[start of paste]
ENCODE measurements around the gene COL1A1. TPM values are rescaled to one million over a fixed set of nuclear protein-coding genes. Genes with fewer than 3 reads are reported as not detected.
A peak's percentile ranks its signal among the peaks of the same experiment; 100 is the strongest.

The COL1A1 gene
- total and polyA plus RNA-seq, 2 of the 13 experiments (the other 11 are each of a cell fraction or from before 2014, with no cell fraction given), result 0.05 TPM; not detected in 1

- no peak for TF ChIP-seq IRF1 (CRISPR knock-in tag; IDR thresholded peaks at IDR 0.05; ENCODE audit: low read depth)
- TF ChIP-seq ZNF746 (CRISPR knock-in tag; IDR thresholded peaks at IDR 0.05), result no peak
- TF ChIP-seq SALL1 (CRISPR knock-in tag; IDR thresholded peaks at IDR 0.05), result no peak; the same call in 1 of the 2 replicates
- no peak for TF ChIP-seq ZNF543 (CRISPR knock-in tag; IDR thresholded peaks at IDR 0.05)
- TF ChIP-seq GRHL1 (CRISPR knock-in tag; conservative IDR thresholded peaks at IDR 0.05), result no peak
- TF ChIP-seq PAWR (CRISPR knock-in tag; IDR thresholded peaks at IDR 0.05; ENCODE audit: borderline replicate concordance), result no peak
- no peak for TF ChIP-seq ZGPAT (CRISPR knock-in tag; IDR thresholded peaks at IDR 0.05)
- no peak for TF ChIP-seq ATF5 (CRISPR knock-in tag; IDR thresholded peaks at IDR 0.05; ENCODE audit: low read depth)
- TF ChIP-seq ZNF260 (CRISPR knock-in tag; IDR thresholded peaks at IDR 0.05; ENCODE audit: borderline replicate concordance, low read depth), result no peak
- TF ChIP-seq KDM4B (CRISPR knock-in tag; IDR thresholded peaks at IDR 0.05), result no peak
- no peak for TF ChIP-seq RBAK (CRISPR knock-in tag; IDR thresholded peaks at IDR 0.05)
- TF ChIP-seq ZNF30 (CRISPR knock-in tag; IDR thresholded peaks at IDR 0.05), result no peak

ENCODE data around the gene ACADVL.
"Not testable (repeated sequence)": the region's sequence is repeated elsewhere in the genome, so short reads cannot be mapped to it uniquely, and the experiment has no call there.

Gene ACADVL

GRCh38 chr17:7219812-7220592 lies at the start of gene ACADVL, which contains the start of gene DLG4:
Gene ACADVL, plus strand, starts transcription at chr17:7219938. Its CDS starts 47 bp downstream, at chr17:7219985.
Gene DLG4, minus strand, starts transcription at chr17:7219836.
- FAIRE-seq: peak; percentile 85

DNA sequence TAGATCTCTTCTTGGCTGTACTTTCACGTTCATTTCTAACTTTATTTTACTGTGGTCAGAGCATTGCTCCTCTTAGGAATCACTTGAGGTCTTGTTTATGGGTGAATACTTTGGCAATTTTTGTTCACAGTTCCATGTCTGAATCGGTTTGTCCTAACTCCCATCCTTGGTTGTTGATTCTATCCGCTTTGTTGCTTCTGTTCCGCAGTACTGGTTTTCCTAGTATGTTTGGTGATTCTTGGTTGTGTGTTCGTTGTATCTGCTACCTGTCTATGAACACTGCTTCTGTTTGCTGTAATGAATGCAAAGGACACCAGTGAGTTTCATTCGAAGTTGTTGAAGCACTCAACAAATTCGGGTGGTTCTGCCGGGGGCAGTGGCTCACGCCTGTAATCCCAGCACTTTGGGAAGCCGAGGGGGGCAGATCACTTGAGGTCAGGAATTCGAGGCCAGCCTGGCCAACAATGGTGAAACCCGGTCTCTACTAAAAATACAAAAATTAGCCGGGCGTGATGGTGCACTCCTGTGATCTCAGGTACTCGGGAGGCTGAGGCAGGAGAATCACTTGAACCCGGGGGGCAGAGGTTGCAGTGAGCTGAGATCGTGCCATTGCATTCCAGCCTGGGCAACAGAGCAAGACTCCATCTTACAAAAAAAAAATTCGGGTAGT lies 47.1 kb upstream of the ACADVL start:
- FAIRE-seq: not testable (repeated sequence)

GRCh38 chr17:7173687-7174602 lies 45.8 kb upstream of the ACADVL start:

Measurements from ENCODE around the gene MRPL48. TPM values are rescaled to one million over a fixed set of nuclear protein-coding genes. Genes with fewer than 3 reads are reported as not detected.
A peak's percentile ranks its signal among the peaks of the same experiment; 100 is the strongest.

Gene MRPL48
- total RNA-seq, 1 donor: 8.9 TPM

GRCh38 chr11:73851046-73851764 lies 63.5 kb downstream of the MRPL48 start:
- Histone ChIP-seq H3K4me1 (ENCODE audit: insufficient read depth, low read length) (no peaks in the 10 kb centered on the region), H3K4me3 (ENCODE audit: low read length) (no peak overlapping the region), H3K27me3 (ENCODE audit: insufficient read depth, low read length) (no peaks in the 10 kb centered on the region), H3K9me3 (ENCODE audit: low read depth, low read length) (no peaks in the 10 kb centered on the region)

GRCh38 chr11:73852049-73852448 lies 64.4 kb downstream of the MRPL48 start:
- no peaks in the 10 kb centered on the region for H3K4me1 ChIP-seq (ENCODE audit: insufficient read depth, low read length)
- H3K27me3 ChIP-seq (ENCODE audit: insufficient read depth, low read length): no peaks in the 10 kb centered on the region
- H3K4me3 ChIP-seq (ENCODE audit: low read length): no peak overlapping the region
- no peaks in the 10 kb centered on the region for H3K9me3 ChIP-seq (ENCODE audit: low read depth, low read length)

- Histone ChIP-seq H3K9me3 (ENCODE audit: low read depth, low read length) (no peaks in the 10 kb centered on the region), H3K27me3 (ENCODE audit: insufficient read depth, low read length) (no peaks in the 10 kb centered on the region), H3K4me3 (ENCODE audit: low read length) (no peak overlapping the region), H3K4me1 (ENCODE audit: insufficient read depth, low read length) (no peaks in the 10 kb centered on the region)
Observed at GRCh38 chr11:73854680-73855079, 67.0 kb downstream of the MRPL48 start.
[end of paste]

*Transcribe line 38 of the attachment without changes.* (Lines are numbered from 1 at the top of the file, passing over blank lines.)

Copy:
- Histone ChIP-seq H3K9me3 (ENCODE audit: low read depth, low read length) (no peaks in the 10 kb centered on the region), H3K27me3 (ENCODE audit: insufficient read depth, low read length) (no peaks in the 10 kb centered on the region), H3K4me3 (ENCODE audit: low read length) (no peak overlapping the region), H3K4me1 (ENCODE audit: insufficient read depth, low read length) (no peaks in the 10 kb centered on the region)